Stuart and Fraser Bates' organ donations 'the one positive'

Image source, South Wales Police

A woman who donated her husband and son's organs after they were killed by a car has urged families to have conversations about donating.

Stuart Bates, 43, and Fraser, seven, died after being hit by a car in Talbot Green, Rhondda Cynon Taff, in 2015.

Wife and mother Anna-Louise Bates, from Cardiff, has since founded the organ donor support charity Believe.

She said "the one positive" she can take from their deaths is knowing their organs helped save other lives.

The pair were hit while crossing the A4119 at Talbot Green in December 2015.

Mr Bates died at the Royal Glamorgan Hospital shortly after the crash and Fraser, a pupil at Llysfaen Primary School in Cardiff, died at the Bristol Children's Hospital.

Driver Joshua Staples, 22, from Tonyrefail, was jailed over their deaths in July 2016.

Image source, South Wales Police
Image caption,
Mother and wife Anna-Louise Bates had described Mr Bates as "my Mr Wonderful" and Fraser as "our bear"

Mr Bates and Fraser died after the opt-out law was introduced in Wales - meaning adults are presumed to have consented to organ donation - but Mrs Bates she had "luckily" spoken to her husband before about his choice to donate.

"Unfortunately the majority of organs are donated through a traumatic experience.

"So when you are actually approached about donating, it's obviously a period of your time that you really, really don't want to think," Mrs Bates told BBC Radio Wales' Good Morning Wales programme.

"Luckily for me I'd had that conversation and this had actually happened five days after the opt out. What struck me was Stuey had opted in and I still had the decision to donate or not.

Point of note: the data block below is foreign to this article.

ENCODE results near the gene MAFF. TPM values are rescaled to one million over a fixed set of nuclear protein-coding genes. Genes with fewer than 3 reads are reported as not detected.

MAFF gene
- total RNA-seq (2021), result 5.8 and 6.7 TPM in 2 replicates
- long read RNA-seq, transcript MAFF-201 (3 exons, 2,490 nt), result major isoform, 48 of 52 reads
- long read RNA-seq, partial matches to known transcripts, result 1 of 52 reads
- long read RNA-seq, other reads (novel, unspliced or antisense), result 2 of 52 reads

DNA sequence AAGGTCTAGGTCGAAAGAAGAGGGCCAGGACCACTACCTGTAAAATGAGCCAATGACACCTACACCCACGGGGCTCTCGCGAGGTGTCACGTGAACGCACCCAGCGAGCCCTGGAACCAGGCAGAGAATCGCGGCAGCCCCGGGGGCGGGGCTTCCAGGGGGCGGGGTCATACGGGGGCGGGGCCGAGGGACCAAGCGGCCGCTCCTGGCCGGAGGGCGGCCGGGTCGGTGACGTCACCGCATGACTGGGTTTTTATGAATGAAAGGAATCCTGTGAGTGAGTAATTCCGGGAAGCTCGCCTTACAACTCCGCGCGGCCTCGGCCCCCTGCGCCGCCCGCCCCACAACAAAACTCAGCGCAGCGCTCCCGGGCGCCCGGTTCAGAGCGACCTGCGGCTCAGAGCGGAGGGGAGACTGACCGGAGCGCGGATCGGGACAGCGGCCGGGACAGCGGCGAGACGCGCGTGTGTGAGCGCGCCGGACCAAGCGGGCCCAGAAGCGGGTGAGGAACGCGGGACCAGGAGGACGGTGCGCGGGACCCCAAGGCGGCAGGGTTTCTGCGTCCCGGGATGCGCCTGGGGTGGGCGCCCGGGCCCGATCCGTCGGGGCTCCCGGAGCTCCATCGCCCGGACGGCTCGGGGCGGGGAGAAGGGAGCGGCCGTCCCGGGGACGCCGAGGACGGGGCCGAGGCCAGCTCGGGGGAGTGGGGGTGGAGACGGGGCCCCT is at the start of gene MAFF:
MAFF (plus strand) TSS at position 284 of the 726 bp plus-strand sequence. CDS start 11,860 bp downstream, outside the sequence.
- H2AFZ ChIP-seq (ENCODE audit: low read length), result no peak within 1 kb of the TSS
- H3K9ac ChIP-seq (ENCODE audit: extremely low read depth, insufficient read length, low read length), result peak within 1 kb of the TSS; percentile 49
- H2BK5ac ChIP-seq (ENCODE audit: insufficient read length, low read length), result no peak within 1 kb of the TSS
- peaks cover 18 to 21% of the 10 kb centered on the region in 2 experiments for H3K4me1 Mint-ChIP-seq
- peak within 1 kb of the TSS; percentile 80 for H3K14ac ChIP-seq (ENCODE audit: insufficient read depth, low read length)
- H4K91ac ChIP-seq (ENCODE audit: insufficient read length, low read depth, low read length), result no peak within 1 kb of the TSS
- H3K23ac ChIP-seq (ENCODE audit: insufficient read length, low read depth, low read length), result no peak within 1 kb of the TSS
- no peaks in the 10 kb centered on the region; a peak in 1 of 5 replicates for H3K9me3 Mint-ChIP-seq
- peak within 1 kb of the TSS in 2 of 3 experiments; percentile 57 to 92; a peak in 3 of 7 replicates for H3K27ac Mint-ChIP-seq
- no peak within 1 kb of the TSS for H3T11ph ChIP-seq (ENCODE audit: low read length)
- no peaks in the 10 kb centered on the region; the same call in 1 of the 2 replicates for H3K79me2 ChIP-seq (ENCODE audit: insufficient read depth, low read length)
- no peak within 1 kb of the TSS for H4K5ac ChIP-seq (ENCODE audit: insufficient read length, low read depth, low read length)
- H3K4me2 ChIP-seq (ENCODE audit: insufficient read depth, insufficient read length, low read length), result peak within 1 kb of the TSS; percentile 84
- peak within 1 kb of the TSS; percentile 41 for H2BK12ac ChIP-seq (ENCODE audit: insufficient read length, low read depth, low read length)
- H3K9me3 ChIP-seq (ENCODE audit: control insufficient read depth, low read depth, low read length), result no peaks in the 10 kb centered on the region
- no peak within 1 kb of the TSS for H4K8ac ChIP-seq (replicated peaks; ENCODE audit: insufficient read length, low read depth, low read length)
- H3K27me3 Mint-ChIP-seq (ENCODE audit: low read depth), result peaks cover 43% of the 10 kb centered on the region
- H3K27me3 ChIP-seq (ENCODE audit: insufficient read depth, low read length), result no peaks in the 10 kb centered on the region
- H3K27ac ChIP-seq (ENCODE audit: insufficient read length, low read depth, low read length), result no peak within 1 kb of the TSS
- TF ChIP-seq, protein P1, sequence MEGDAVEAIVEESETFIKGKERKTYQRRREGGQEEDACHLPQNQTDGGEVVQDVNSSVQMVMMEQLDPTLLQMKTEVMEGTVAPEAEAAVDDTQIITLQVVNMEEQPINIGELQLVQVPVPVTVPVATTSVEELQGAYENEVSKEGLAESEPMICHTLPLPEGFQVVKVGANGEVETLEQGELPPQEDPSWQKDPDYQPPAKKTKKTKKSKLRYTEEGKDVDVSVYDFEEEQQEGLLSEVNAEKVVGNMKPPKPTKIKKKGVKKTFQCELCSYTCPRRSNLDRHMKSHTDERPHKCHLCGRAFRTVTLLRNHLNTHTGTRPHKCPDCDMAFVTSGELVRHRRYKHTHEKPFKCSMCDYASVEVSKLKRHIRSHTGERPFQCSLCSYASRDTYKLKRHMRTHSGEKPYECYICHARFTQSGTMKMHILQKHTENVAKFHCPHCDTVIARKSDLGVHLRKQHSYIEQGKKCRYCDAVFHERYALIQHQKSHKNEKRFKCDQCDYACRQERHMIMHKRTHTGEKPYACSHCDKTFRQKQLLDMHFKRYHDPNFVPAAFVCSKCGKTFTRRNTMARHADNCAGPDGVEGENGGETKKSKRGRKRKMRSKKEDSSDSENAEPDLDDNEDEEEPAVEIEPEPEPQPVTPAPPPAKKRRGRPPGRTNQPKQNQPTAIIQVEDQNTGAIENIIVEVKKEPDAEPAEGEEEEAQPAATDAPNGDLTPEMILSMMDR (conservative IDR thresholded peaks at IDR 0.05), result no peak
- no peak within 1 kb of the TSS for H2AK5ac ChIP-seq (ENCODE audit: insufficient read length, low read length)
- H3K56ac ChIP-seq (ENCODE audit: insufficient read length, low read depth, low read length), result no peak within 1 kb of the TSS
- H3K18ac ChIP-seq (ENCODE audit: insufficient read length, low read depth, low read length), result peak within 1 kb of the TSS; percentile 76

"That's why the conversation should happen before. I can honestly say that was the one moment in that 24 hour period of hell that I didn't have to think.

"I knew what they wanted me to do and that's why the conversation is key."

The organs of her son, who she nicknamed "Fraser Bear", went on to save the lives of four people.

Mrs Bates believes organ donation is still treated as "a taboo subject" and stressed "we need to be talking about it".

Image caption,
Anna-Louise Bates founded a charity in her husband and son's memory

She said relatives could be left in an extremely difficult position - having to discuss the likelihood of their loved one surviving and then discussing whether to donate their organs.

"That's why you need to know the decision of your loved one before because you aren't in that state," she said, adding she was "very fortunate" to have the support from her family, as well as friends who had also donated their son's organs.

"Without that level of support around me it's a very tricky situation," she added.

"But as I said, if me and Stuey hadn't had that conversation before, I don't know what I would have done and therefore I wouldn't have the positivity that I do now going forward for my daughter and I."